I presented my paper “Doxastic Efficacy and Half-Belief” on the second day of the conference. In the paper, I spell out the rudiments of an account of half-belief – an account that figures to play a central role in the first chapter of my dissertation. This was my first opportunity to test out this inchoate, but seemingly promising account in a public forum, and my audience proved to be both warmly receptive and keenly critical. The detailed feedback I received from both my commentators (a fellow epistemologist) and audience members (many of whom were also epistemologists) was, to say the least, invaluable. My conference notes will go a long way towards kick-starting my dissertation writing and helping me get some version of this paper ready for publication.
Award: Funding to present at a conference, Classics
Thanks to the funding I received from the PDG, I attended the 148th annual meeting of the Society for Classical Studies (SCS) in Toronto. I presented as part of a panel entitled “Mothers and Daughters,” organized by the Women’s Classical Caucus (WCC), a special interest group within the SCS. My paper, “Ego filia: Maternal Rejection in Catullus 63,” was unique on the panel in that it was the only paper to deal with non-biological mother-daughter bonds. In my paper, I explored the relationship between the mother goddess, Cybele, and her castrated priests, the Galli, using the modern psychopathology framework of Parental Acceptance-Rejection Theory. My paper was well received and has since been nominated for a WCC award for best pre-PhD paper at a major conference.
The WCC panel is one of the best attended each year and thus afforded me great visibility at the conference. The organizer, Prof. Sharon L. James of UNC, is a major contributor to scholarship in the Classics on women and gender, and the opportunity to establish a connection with her was very valuable for me. As I was the only graduate student from Fordham to be presenting at the 2017 SCS conference, and one of only two female graduate students from any of the NYC graduate Classics departments, this was a wonderful chance for me to represent not just Fordham graduate students, but specifically female graduate students, on a panel sponsored by the very interest group formed to encourage women in the Classics. This conference also provided a welcome opportunity for me to establish myself as a rising scholar in the area of women and gender studies, and to promote Fordham’s name in a national forum.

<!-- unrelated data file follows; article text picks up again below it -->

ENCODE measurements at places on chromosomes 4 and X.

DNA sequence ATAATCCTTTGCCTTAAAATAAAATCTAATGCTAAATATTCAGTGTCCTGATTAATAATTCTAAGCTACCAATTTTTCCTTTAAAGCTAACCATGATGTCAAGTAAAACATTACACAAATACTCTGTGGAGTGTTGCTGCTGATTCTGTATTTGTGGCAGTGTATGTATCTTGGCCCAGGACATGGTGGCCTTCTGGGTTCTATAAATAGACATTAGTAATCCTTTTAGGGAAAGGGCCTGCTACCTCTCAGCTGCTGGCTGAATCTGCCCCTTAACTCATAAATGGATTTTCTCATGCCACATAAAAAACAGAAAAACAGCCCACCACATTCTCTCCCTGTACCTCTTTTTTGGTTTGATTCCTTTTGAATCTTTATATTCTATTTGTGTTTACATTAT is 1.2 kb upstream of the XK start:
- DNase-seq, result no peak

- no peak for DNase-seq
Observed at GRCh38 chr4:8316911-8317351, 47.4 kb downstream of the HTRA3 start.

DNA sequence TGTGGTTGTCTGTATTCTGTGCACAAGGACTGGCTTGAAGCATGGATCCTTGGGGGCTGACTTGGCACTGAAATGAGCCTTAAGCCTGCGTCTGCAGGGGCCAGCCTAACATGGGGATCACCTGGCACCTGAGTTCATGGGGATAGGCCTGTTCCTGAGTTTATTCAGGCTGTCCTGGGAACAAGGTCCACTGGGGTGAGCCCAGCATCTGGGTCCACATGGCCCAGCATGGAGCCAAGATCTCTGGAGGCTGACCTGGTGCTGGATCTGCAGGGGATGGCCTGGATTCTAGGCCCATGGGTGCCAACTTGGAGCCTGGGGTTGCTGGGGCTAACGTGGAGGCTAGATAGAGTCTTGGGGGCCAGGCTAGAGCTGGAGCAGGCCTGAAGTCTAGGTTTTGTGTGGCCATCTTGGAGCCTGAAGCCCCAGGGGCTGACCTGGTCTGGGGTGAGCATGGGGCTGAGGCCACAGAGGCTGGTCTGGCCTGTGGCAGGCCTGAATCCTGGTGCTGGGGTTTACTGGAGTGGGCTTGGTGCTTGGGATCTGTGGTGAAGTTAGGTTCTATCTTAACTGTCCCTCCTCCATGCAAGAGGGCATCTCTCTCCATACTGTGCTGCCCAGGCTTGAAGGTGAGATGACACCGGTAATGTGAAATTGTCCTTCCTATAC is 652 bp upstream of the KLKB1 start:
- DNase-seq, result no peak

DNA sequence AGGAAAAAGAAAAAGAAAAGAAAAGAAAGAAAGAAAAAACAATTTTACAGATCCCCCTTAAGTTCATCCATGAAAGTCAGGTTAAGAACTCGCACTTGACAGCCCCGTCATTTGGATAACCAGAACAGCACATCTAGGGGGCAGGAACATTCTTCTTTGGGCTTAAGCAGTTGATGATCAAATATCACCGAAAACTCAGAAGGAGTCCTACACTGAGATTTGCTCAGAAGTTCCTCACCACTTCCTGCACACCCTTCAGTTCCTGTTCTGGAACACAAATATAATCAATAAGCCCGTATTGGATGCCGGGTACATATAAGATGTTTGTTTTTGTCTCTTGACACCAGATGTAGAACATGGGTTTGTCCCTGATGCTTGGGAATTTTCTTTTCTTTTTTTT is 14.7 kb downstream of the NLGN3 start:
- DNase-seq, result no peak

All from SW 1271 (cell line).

Award: Funding to present at a conference, History
On October 21, 2016 I attended the annual gathering of the Northeast Popular Culture / American Culture Association (NEPCA) on the campus of Keene State College In Keene, NH. At this year’s NEPCA conference, I presented a paper entitled “Romanticizing the Women Folk: Performing a Gendered Color Line in the New Folk Revival, 1956-1965” drawn from my dissertation research on the role of women singer-songwriters of American folk music at a panel on Ethnic and Race Studies. I suggest that music historians and cultural critics have too often overlooked the role of women artists, particularly artists of color, who contributed significantly through their music to activist projects during the rights revolutions of the 1960s. I made several connections while attending the conference, particularly with my co-panelists, one of whom is working on a similar topic. I also received thoughtful and constructive feedback on my research paper and the wider direction of my dissertation research.
Attending NEPCA 2016 allowed me an opportunity to engage in useful dialogue about my dissertation research and provided necessary conference experience, especially as I apply to present at larger, national conferences in the near future.